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Libraries add, expand electronic book services

Many local libraries are adding or expanding electronic book services. About seven months ago, the Metropolitan Library System expanded its electronic media services to include an application that allows users to download books to their iPhone, iPad or Android phone.
BY DARLA SLIPKE Published: July 15, 2011

It didn't matter that the library was closed Sunday night when Lanie James wanted to borrow her next book.

James, dressed in her pajamas, downloaded several electronic books to her iPad using an application called the OverDrive Media Console.

Many local libraries, including the 17 libraries that make up the Metropolitan Library System, are adding and expanding electronic book services. Those services essentially create a virtual library, which allows users to access books on the go, any time of day.

“It's wonderfully convenient,” said James, 35, of Oklahoma City.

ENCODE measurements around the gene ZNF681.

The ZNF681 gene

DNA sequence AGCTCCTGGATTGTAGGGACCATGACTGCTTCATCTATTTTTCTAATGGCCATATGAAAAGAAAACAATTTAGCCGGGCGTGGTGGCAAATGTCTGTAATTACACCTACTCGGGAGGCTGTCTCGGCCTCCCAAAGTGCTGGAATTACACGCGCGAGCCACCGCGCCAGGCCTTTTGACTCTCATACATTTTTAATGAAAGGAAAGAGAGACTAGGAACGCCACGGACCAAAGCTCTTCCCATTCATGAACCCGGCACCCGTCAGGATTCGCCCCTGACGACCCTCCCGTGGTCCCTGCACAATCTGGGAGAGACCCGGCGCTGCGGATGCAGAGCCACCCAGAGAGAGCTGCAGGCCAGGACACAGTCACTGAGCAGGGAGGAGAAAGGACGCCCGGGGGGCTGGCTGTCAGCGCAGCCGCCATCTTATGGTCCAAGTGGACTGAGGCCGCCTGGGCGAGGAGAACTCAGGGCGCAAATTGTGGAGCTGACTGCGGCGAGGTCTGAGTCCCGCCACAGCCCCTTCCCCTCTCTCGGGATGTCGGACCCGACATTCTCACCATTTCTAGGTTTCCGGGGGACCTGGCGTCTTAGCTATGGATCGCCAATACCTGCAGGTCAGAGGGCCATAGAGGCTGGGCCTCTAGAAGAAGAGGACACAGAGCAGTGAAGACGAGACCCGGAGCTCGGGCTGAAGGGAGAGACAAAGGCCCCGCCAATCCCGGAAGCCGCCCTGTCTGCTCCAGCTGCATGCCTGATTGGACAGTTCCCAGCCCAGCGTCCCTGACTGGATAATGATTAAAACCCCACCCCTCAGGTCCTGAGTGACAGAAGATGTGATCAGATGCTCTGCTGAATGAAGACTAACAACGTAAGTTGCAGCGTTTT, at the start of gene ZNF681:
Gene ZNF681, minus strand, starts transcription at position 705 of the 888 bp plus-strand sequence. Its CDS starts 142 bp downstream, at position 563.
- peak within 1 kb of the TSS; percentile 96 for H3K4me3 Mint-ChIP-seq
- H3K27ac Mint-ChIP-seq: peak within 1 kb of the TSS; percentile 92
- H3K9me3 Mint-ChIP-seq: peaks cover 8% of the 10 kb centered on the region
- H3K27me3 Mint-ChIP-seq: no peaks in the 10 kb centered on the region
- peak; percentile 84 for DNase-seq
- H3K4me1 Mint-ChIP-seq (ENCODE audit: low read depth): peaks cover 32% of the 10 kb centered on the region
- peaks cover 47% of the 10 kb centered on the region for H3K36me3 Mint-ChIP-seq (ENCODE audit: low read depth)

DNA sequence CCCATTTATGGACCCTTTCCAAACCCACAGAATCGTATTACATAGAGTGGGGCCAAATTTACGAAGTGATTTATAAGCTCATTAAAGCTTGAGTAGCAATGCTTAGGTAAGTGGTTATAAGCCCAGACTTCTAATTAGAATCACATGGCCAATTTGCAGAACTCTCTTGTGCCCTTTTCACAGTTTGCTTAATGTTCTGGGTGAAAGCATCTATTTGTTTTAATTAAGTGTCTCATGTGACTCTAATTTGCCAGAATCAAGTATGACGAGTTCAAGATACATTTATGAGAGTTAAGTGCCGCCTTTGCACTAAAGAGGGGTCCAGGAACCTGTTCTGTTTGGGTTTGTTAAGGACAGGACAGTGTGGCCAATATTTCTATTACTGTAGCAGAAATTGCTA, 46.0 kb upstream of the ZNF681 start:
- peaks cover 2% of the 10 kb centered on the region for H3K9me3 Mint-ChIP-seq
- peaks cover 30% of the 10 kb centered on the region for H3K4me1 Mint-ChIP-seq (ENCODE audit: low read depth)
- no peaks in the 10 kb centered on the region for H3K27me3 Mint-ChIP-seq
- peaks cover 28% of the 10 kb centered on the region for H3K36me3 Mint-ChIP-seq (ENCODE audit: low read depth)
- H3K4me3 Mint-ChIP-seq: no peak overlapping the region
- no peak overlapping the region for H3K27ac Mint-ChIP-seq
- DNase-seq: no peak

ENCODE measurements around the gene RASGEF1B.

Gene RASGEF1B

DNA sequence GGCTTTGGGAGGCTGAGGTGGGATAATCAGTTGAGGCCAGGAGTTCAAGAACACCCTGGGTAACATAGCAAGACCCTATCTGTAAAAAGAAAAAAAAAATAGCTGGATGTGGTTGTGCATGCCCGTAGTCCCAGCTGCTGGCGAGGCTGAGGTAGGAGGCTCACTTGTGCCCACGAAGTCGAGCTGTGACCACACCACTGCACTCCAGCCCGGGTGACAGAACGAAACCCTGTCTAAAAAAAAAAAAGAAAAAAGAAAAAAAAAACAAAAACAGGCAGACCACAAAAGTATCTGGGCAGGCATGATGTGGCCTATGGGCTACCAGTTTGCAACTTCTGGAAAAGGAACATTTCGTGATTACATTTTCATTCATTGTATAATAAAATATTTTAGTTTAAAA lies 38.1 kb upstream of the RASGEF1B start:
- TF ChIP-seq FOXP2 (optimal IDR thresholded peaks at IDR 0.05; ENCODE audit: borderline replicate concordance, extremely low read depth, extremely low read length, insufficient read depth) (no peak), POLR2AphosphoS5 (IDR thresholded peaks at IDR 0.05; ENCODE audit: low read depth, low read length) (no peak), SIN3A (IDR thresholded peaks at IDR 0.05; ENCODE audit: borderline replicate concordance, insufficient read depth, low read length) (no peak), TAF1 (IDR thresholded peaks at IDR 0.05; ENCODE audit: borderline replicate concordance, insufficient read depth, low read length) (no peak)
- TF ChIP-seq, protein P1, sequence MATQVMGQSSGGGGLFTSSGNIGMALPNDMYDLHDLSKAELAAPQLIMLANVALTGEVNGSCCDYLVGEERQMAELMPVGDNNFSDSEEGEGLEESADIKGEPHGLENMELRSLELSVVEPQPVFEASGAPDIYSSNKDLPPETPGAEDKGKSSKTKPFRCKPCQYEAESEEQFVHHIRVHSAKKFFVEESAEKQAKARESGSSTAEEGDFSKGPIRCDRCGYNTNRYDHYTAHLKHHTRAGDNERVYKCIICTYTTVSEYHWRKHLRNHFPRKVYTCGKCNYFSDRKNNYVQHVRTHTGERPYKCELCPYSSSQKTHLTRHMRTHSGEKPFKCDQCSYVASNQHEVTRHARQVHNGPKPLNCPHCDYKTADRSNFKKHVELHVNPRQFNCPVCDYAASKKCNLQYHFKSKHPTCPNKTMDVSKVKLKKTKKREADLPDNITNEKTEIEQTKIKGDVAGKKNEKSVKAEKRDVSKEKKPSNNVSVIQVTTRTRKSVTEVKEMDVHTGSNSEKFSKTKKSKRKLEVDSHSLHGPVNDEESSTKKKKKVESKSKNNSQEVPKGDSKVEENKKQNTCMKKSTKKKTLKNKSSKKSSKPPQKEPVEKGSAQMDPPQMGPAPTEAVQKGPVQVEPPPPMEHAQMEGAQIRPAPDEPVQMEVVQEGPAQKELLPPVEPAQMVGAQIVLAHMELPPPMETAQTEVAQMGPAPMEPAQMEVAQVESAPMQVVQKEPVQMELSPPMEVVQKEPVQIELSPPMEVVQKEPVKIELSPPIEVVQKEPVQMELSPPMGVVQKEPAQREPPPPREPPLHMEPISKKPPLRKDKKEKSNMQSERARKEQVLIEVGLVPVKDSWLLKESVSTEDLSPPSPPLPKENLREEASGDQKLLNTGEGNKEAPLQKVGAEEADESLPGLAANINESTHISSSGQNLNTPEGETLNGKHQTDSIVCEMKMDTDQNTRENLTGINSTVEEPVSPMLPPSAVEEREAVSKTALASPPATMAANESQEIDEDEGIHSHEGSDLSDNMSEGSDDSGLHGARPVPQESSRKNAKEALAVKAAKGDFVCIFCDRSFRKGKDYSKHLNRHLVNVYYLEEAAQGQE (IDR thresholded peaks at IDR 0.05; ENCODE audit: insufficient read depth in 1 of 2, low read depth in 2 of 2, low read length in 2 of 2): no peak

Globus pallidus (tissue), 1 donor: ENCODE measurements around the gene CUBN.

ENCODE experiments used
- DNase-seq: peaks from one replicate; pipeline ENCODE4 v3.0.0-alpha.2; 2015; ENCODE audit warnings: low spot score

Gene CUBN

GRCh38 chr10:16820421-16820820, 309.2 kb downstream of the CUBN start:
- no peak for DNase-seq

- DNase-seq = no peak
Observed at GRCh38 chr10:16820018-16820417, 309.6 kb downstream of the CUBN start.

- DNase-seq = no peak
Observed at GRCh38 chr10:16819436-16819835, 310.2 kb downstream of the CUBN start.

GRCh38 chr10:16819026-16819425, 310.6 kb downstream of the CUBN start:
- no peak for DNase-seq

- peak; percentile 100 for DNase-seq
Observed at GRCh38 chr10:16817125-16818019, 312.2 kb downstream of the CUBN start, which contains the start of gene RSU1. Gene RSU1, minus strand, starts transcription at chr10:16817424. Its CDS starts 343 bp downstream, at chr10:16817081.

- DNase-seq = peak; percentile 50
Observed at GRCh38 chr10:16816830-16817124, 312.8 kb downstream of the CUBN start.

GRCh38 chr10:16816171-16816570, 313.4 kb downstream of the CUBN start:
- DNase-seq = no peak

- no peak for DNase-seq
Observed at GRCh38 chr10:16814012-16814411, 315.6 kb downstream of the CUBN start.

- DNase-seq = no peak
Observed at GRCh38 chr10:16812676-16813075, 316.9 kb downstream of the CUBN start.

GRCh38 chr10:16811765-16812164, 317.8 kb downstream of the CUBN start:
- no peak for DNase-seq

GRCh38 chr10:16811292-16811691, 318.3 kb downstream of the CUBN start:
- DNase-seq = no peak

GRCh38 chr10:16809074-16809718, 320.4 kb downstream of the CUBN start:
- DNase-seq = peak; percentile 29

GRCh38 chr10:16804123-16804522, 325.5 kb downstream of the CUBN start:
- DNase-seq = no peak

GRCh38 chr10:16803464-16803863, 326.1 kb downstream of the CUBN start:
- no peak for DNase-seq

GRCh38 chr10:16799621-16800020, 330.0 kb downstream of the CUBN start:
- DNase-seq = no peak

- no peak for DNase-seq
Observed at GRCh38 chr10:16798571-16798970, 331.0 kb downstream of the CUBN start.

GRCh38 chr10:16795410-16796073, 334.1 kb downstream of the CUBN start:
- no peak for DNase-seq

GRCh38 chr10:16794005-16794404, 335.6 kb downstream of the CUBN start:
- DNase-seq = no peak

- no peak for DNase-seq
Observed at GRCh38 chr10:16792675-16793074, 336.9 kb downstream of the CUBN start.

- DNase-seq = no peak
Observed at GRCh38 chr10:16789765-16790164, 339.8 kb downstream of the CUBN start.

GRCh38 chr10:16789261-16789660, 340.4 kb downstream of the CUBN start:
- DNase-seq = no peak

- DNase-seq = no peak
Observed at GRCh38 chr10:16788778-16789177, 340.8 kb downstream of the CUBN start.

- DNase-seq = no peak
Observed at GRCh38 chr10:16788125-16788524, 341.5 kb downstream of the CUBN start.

Phone downloads

Electronic media services are among the library system's fastest-growing services, said library spokeswoman Kim Terry. Every day, new users join. Every month, the library system adds new books, including many popular titles. About seven months ago, the library system added a service that allows library card holders to download books to their iPhone, iPad or Android phone.

Last month, the library system had nearly 23,000 audio and electronic book checkouts, which is higher than the total monthly circulation for some libraries within the system. Total systemwide circulation for June, including electronic media checkouts, was about 638,000.

The library system has more than 10,000 electronic books and more than 9,000 Windows Media Audio or MP3 downloadable audio books.

Electronic books from the library are not downloadable to Kindle devices, but they will be by the end of the year, Terry said.

Guests of the Metropolitan Library System can choose to borrow electronic books for seven or 14 days, Terry said. At the end of the lending period, the book disappears from their device and goes back into the online circulation, so there are no late fees.

Many popular books have a waiting list because libraries have rights to a limited number of electronic copies, Terry said.

James said the service has saved her time and money. She would have to spend $8 to $15 to buy many of the electronic books she has been able to download for free from the library. So far, every book she has wanted to check out from the library has been available in an electronic format, James said.

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